Price Setting Strategy

Balloons cost less than a quarter each, meaning what you’re primarily charging for is your time. Compare your hourly income against all your costs – gas, balloons, printing, “office” tasks, and more. Balloons, in fact, are the least expensive part of the equation, almost negligible. The true value of a balloon creation isn’t embodied in an 11-inch piece of latex, but in the artistry and showmanship conveyed through its use.

Consider Hollywood making a feature film on 35mm stock. They use the same 35mm film that anyone could use, but in larger rolls. It costs the same or even more, and they use 24 exposures per second. A significant portion is discarded at the end of production. Nevertheless, when everything is accounted for, the cheapest part of making a movie is the cost of the film.

We can’t let our customers or competitors set our prices. As long as we incorporate “cheap” products and labor into our creations to secure a job, the industry will never command the “right price”. How long before someone uses sewing cotton on a balloon because it’s cheaper than a ribbon?

Absolutely, work within your customer’s budget. But when they want 12 centerpieces and only have enough budget for 10 or 11, you’re the loser either way. In 99 out of 100 cases, they’ll “find” the extra budget if they desire your work and reputation. The real secret is this: Get them to desire YOUR balloon work, not just a price.

Lindy Bell taught me a valuable lesson in a class a few years ago: the “R.I.P. Pricing Exercise”. This exercise illuminates the important difference between turnover dollars and net profit. I recommend everyone to attend Bell’s educational classes and seminars.

Resisting the urge to compromise on pricing, even for seemingly good reasons, is challenging but essential. Every job should be priced individually according to the Job Cost Forms, unless you have standard packages. Pricing should reflect your costs, expenses, labor costs, and can differ across different areas.

There’s an insightful article in the January/February 1997 edition of Images called “Love to Make Money”. It provides useful formulas, a sample Job Cost Form, and abundant information for those considering professional decorating.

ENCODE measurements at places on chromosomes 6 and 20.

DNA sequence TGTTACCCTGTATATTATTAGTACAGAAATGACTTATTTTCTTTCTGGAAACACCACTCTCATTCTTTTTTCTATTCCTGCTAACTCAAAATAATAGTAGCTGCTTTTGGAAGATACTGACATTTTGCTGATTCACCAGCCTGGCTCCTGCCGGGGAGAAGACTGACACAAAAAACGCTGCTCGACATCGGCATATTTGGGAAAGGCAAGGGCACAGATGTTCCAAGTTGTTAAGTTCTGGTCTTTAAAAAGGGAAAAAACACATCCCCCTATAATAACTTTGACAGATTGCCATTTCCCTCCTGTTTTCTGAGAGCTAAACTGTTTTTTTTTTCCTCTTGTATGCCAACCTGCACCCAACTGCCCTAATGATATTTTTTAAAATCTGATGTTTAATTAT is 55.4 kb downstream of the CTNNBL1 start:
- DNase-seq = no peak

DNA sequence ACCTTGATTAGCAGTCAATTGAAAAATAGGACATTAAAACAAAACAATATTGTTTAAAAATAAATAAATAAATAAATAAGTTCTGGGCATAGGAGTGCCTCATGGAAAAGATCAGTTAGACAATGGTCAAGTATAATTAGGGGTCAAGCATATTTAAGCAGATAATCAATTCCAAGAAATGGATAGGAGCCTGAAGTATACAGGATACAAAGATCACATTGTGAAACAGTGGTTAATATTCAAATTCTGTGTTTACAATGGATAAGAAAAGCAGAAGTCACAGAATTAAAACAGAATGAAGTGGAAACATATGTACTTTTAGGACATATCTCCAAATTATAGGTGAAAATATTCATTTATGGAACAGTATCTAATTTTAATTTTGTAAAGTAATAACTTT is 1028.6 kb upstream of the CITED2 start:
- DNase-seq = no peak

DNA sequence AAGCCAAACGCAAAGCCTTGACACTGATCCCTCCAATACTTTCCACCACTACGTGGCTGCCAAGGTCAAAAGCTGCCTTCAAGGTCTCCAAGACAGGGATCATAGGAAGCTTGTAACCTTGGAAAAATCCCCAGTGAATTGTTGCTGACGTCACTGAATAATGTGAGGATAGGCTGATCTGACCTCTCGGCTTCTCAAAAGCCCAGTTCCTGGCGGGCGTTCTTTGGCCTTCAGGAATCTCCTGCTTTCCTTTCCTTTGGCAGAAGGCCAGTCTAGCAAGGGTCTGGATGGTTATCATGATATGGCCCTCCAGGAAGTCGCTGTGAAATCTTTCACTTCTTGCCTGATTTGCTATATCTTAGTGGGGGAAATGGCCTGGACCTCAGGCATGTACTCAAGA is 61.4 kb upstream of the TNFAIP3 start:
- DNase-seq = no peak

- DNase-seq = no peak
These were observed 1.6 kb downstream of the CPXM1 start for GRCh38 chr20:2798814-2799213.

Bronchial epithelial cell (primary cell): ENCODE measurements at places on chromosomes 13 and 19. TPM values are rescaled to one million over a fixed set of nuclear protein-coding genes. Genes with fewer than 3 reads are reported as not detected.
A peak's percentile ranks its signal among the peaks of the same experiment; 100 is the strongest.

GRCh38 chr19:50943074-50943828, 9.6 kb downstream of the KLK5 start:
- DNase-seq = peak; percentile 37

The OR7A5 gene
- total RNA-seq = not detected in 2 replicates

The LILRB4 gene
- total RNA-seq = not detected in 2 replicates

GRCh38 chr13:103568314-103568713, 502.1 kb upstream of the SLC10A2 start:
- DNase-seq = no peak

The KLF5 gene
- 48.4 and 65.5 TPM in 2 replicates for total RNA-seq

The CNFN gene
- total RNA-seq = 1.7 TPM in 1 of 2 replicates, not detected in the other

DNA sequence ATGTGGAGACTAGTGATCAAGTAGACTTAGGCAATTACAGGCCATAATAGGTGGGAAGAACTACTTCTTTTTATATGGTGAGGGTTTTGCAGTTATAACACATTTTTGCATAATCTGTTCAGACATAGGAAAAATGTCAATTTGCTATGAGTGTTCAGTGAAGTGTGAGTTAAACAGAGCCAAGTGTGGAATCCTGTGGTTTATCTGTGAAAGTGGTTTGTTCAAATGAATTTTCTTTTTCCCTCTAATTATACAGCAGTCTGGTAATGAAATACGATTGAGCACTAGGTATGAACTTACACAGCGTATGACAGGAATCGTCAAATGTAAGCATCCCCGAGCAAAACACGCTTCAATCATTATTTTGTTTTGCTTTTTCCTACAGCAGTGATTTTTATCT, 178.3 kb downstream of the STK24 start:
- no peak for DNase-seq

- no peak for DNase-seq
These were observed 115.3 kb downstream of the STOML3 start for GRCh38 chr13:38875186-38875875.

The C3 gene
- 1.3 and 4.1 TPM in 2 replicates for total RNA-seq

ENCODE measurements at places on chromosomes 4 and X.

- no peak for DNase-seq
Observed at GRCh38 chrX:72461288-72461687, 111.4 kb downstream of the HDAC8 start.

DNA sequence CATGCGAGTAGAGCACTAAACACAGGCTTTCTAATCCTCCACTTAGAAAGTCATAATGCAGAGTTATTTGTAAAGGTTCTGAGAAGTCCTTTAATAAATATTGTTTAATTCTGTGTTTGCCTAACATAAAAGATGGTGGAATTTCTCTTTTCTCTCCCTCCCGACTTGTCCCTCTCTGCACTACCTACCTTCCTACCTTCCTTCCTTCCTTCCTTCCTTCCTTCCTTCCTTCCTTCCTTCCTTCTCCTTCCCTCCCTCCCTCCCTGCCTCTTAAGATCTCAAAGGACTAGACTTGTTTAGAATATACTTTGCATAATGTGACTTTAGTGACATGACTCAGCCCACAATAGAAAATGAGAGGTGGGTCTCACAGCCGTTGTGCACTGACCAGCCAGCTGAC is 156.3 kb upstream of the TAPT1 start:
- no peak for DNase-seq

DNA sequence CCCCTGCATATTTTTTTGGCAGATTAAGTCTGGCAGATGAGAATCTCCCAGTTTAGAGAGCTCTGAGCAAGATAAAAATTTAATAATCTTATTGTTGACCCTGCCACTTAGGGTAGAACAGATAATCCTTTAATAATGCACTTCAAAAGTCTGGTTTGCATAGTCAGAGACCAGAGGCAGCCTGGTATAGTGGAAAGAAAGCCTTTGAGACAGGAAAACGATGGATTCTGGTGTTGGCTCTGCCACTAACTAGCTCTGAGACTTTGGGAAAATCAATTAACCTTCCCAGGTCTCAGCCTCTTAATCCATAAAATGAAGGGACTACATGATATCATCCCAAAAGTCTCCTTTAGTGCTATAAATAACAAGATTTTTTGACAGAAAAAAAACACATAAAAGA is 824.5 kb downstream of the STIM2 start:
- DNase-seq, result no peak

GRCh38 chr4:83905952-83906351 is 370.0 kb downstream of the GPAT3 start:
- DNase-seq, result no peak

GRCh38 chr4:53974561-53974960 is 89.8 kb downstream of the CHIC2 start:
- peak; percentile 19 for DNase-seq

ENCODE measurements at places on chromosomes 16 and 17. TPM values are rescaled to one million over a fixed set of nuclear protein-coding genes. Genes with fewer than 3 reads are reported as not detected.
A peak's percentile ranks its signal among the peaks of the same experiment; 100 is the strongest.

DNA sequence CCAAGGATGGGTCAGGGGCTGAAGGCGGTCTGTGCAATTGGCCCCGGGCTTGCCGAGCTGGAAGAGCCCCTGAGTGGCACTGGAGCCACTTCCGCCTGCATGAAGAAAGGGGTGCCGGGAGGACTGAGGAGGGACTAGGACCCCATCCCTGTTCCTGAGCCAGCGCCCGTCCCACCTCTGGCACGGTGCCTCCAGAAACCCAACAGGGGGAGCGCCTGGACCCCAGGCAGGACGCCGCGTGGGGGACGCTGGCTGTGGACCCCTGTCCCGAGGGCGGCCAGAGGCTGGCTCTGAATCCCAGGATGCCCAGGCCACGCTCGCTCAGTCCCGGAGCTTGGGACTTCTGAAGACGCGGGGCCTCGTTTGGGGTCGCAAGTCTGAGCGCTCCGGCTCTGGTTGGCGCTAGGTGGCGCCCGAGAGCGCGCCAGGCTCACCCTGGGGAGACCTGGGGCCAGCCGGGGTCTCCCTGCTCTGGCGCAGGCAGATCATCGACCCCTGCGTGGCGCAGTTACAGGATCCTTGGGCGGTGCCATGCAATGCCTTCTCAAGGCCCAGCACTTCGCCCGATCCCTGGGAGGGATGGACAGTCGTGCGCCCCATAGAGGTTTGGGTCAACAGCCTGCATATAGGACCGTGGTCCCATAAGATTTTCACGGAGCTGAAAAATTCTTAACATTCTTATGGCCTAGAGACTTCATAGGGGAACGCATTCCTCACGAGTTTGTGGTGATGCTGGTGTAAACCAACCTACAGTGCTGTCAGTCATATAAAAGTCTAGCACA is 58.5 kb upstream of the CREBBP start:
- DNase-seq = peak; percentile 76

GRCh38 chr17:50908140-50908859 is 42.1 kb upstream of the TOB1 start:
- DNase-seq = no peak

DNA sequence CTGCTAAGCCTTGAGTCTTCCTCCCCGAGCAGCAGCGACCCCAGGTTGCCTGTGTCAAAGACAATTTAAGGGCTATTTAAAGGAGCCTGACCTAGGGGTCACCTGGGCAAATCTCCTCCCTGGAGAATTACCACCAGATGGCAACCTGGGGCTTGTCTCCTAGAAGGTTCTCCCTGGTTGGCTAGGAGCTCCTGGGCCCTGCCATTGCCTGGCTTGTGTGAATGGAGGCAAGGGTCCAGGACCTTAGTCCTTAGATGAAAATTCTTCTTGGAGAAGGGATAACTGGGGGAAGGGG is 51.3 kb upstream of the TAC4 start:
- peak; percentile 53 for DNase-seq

If a few popped balloons significantly impact your profits, your pricing structure may need revisiting. Balloons are the smallest part of the costs. Perhaps, your initial pricing for your work wasn’t high enough.

The QBN Formula Explained

The QBN formula is effective for us, and I encourage all my class attendees to use it. Here is the formula and everything you need to know:

SELLING PRICE = MATERIALS + LABOR + EXPENSES divided by 1 – (overhead % + profit %)

For example: SP = $47 + $42 + $11 divided by 1 – (30% + 25%), resulting in $100 divided by 1 – 0.55. Therefore, the Selling Price equals $222.22.

Remember, your salary as the owner/manager is part of your OVERHEAD. If you’re also doing the decor work, it counts as LABOR.

Using this formula ensures consistent PROFIT. This is the key difference between merely earning a wage and achieving business success.

Addressing when it’s appropriate to offer reduced prices and how to maintain price integrity:

Lower prices are situation-dependent. Several situations may warrant a discount. For instance, we offer prospective customers at Bridal Fairs a coupon for a free item if they book their wedding within a specific timeframe (like a free three-foot heart if they buy a minimum package within 30 days of the Fair).

“Exposure” often doesn’t justify reduced pricing, but there can be valid reasons. For instance, it might be worth accepting a job at a venue where I’ve never decorated just to add photos of my work at that location to my portfolio. Compare the cost of a newspaper ad or two with a discounted job to get a good set of photos, and then make an informed decision.